Next Joe looked at product cost, an area he knew very well from his purchasing experience. He went to his top three food distributors to offer 100% of his business, equating to over $3M annually, and asked for best proposals. One distributor stood out with strong ideas and solutions that saved the company about 5% in the first year.

Joe also reevaluated long-standing customer contracts that were unfavorable and developed strategies to renegotiate them. The vending industry works on very thin margins requiring product cost plus commissions of less than 50% to have chance of profitability. Joe was able to renegotiate the commissions paid to customers where their machines were placed, further saving the company substantial amounts.

Initially the founder was resistant to change practices and arrangements that had been in place for decades. He feared the risks of losing customers and possible negative ramifications with sales people. Joe convinced the founder to make the changes. He took the lead on making them happen. Within a year, the company went from losing money to breakeven and within two years, Joe had engineered a major eight percentage point turnaround in profitability, resulting in millions of dollars for the company, its founder and employees.

In summary, Joe exemplified shining in the white space: Identifying a need, taking the initiative to sell champions, driving improvements, taking risk and achieving major business benefits.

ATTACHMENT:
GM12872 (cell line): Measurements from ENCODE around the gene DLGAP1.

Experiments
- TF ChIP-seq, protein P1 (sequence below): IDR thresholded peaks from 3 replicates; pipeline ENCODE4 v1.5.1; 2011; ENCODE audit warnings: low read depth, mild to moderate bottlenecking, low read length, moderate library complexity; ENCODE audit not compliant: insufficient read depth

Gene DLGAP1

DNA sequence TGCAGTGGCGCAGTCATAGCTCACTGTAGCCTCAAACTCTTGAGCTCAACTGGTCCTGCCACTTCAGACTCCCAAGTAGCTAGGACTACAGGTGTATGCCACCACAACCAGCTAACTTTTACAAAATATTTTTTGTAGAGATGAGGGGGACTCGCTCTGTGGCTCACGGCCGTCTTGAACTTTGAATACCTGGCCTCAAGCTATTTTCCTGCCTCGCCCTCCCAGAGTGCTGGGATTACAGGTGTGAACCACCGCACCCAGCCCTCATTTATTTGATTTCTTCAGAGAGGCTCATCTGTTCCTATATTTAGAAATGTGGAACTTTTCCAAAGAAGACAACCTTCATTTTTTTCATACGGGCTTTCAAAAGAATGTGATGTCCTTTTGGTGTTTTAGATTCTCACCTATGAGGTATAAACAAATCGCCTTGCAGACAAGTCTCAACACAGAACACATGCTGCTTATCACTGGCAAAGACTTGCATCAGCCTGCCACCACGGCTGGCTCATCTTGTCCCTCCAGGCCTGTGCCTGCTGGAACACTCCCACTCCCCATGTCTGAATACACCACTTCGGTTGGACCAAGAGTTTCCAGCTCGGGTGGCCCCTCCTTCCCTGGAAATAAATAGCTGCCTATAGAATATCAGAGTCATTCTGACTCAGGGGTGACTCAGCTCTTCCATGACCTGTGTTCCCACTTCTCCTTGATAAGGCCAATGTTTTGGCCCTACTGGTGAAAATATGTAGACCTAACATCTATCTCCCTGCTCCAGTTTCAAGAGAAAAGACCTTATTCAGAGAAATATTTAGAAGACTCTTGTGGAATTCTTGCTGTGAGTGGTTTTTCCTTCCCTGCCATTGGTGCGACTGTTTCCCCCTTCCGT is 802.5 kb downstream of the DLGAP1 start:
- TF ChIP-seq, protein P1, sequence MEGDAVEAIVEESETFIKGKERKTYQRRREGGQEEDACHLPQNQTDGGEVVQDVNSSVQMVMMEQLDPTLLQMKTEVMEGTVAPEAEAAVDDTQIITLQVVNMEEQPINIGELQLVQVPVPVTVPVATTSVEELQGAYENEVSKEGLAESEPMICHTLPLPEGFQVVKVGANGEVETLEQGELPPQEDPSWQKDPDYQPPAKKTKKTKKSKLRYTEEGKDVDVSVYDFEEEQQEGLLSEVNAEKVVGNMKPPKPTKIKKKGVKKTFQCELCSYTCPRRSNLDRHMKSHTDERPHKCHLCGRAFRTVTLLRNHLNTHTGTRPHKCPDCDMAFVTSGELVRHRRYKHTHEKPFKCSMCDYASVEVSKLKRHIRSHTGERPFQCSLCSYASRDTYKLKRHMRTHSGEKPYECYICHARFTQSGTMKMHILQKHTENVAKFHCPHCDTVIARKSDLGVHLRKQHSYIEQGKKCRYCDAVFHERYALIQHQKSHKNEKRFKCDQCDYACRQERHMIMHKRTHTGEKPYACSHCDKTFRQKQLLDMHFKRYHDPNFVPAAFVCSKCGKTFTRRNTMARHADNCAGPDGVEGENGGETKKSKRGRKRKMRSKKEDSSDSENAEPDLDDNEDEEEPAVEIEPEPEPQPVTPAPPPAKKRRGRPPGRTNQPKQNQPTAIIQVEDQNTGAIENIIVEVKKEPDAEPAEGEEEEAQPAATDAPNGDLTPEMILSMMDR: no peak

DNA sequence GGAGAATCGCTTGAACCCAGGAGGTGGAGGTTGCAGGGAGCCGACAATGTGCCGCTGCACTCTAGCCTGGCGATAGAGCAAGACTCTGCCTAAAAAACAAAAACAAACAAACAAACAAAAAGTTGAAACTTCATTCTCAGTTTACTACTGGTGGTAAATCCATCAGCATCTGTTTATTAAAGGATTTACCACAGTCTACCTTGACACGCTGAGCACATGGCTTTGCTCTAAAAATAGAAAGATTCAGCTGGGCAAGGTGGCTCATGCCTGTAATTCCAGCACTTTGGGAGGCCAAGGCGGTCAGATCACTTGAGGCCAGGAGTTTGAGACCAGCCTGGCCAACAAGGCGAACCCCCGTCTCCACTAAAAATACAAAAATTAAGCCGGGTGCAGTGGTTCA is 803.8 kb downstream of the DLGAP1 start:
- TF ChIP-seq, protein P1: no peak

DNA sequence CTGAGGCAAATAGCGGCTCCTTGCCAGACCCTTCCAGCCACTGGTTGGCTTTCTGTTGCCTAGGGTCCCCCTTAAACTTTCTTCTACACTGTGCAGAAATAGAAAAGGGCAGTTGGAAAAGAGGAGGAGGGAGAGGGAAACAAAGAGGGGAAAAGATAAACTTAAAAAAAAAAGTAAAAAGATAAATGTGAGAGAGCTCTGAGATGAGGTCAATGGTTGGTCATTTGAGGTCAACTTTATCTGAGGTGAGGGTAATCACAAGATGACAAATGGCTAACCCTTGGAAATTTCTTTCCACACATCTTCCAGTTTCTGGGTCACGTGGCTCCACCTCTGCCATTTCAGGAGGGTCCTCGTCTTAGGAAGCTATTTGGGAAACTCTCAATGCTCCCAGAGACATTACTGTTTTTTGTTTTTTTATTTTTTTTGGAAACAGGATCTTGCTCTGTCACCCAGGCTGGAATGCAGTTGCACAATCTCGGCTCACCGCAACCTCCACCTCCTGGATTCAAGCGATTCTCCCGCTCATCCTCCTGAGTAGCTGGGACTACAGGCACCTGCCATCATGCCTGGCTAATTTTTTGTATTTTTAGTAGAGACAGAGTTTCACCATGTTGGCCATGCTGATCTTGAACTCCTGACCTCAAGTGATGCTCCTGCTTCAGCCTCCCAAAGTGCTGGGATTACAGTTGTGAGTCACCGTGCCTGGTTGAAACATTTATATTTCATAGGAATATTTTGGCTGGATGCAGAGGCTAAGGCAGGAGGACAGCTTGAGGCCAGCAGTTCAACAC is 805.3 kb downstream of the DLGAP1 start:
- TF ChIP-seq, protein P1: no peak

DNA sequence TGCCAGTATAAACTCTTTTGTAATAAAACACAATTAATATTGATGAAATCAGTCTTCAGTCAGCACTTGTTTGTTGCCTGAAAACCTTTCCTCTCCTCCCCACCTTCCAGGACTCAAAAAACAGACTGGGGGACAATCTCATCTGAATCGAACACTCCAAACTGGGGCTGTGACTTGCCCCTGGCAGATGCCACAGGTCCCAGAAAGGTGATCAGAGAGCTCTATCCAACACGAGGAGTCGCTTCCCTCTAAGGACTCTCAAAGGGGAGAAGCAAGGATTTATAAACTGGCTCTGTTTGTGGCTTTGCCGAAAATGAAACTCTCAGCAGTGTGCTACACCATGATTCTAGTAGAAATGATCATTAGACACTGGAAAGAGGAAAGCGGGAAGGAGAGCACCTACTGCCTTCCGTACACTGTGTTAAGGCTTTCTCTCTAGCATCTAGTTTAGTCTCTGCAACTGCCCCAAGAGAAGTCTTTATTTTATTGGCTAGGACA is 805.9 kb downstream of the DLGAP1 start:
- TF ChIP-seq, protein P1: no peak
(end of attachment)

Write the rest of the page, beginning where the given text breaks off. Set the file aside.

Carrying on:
Be a Star at Show and Tell

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Tim Zoph is Senior Vice President at Northwestern Medicine in Chicago. Tim told me that when he was CIO, he went to a meeting with physicians to discuss a new clinical system project. Before he could even finish his introduction, a physician stood up and said, “I don’t know who you are, why you are here, or why this even matters to me. So why should we continue with this meeting?” Tim was surprised and a bit flustered. He muddled through the rest of the meeting without much success.

He decided that from then on he would begin similar meetings with a simple slide that says: Who am I? Why am I here? Why should I be here? He then asks the audience if they want him to continue or not. If not, he says he will go home!  Tim became a star at show and tell. I have heard Tim speak at industry conferences for executives and he is a superb presenter and communicator. He says that every presentation should hit the audience’s heart, mind and wallet.

Stars excel at show and tell. They are good communicators. There are many ways to improve your communication skills. I strongly suggest you work on this essential skill if you want to build your brand.

In summary, stars do these five key things:

  1. They seek out and plan their next project or work assignment six months in advance.
  2. They proactively sell champions.
  3. They take initiative and come up with new ideas or improvements.
  4. They take risk.
  5. They are stars at show and tell.